(“What has happened, eh? Has he taken a turn?”) she asked with a matronly professional calm. But, her questions answered themselves when she looked at Adrien and saw him trying to sit himself up in bed. Alas, the poor man had been in repose for so long that his muscle tone was virtually nonexistent, meaning that even the mere repositioning of himself in bed was quite beyond him without help. Thusly, we both helped to settle him in a more vertical disposition for which we garnered many an exhausted ‘merci beaucoups’.

Upon turning his reading lamp on above his bed, the drawn face of my beloved was all too apparent. He looked corpselike still, but his eyes were their ever sparkling golden amber. Tears came to them as he weakly reached for me to come into his arms which I did without any thought to the propriety or ‘masculine’ protocol. He shook with emotion and long-held tears began to wrack out of him.

(“Oh my little one! I thought I should never see you again! The war! This eternal war! It forever separated me from you! Oh, my beloved!”) Though overjoyed by his response, there was a corner of my paranoia that feared he’d give away too much of the nature of our relationship in his newfound lucidity and, almost as an instant punishment for such thoughts, I suffered a blow unlike any I’d ever felt before or since!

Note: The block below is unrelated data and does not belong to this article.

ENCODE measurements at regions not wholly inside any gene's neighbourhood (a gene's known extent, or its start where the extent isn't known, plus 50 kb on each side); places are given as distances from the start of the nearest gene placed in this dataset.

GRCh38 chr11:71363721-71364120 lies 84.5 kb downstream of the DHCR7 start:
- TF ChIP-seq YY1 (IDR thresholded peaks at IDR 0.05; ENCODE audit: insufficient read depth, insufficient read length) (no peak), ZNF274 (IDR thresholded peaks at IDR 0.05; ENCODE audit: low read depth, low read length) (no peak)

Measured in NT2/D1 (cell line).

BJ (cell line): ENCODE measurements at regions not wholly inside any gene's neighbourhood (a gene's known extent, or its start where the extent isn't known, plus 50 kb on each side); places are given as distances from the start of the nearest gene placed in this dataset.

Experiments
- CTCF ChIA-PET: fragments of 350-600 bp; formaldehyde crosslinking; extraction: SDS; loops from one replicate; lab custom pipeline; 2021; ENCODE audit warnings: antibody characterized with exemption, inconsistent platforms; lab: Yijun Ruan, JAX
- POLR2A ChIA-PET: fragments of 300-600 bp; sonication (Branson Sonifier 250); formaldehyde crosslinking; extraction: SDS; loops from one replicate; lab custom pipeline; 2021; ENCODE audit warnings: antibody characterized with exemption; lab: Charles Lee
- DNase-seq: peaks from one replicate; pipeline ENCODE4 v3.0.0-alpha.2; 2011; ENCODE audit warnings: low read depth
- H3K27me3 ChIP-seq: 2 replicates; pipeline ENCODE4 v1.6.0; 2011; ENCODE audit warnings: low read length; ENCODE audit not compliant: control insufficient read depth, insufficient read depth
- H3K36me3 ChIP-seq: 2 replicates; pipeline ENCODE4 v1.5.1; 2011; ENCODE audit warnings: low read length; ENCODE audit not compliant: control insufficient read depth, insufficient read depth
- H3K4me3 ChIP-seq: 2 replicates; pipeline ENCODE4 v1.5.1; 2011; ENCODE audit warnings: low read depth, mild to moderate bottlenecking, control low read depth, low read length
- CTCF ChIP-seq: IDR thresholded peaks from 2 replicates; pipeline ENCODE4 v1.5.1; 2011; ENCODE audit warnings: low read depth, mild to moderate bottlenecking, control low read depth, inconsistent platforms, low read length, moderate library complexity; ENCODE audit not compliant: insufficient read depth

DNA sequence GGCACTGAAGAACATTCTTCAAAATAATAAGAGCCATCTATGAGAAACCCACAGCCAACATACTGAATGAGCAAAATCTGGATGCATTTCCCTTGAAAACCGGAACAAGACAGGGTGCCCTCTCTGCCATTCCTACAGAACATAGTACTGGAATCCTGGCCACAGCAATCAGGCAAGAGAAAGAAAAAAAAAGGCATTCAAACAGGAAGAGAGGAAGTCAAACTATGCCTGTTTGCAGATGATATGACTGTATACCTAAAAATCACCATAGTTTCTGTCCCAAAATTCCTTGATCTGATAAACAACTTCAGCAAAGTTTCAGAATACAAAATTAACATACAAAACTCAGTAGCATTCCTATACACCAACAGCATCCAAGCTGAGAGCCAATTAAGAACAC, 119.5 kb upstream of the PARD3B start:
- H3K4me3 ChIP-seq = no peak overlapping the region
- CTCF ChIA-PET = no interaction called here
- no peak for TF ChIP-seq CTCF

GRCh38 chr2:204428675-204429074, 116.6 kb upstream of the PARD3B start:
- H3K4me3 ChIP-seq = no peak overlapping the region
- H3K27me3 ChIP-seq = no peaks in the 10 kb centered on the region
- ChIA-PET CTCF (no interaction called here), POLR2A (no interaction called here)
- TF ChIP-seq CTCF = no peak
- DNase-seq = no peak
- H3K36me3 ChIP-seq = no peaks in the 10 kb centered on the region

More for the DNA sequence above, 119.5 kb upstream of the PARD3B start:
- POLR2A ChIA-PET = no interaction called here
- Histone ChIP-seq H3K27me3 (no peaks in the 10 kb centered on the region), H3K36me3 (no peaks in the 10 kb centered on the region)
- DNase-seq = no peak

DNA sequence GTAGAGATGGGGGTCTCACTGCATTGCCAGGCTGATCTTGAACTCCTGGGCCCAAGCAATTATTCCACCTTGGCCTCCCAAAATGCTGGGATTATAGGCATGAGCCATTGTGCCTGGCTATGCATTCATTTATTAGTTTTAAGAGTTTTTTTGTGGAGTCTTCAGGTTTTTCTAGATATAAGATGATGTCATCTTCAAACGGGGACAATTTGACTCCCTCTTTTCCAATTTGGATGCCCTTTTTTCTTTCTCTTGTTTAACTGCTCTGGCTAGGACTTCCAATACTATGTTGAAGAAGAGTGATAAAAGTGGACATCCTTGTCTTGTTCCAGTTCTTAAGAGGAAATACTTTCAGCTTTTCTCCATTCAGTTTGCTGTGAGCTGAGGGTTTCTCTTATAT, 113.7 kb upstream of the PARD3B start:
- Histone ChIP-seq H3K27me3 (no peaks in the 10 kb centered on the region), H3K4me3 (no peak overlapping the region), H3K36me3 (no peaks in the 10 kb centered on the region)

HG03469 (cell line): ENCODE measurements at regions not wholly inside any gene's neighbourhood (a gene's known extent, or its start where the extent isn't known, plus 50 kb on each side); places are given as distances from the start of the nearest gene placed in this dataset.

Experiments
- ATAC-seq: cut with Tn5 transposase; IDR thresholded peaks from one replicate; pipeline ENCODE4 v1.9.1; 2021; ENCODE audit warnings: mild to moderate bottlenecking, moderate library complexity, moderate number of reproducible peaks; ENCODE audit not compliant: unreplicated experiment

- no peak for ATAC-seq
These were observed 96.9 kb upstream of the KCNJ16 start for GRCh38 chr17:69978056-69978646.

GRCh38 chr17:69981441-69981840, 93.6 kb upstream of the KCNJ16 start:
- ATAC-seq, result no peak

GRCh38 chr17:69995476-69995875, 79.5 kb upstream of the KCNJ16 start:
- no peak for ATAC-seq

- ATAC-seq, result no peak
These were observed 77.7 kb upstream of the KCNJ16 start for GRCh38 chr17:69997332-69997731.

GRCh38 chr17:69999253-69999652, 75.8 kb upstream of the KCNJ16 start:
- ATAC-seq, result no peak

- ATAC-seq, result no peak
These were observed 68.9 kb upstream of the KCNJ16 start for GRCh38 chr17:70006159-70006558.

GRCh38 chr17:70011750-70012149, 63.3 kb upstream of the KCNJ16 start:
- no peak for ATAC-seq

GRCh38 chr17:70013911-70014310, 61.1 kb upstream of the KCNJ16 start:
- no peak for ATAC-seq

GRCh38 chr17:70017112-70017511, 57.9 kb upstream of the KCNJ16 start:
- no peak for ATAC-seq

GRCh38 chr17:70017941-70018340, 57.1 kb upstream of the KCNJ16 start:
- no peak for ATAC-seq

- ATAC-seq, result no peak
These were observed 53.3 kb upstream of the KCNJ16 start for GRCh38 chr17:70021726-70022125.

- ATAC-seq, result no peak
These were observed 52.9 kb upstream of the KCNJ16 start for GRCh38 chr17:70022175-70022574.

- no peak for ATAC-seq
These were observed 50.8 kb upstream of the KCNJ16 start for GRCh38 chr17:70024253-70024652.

(“Brandon! My little boy! Papa has missed you, my little one! My brave boy! My young man!”). I continued to hold my precious heart to me as he continued to babble on, but I knew then, of course, that . . . Adrien was not speaking to me directly but to a memory of someone else he found even more precious than I was, I supposed. Adrien was still not with us in this world. Though awake and interactive, he could not yet interact with the reality before him.

Soon his emotional fit receded and Adrien slumped back into a stupor that then faded into that unending kind of sleep which had become his natural state of affairs.

Needless to say, I was heartbroken. To be so close and yet so very far from me: this was my Adrien. I broke my vigil for the night after that possibly out of an innate sense of self-preservation. I knew that if I stayed there by that bedside another minute I’d end up in the same hell-pit into which Adrien had fallen. He’d manage to drag me down with him into that place and, though, I loved him and had lost him, I knew that death would be a far kinder fate for me than to be dragged into that pit into which Adrien was pulling me. Mind you, I do not recount this with anger. I was not angry, nowhere even close to it, but I was distressed to distraction.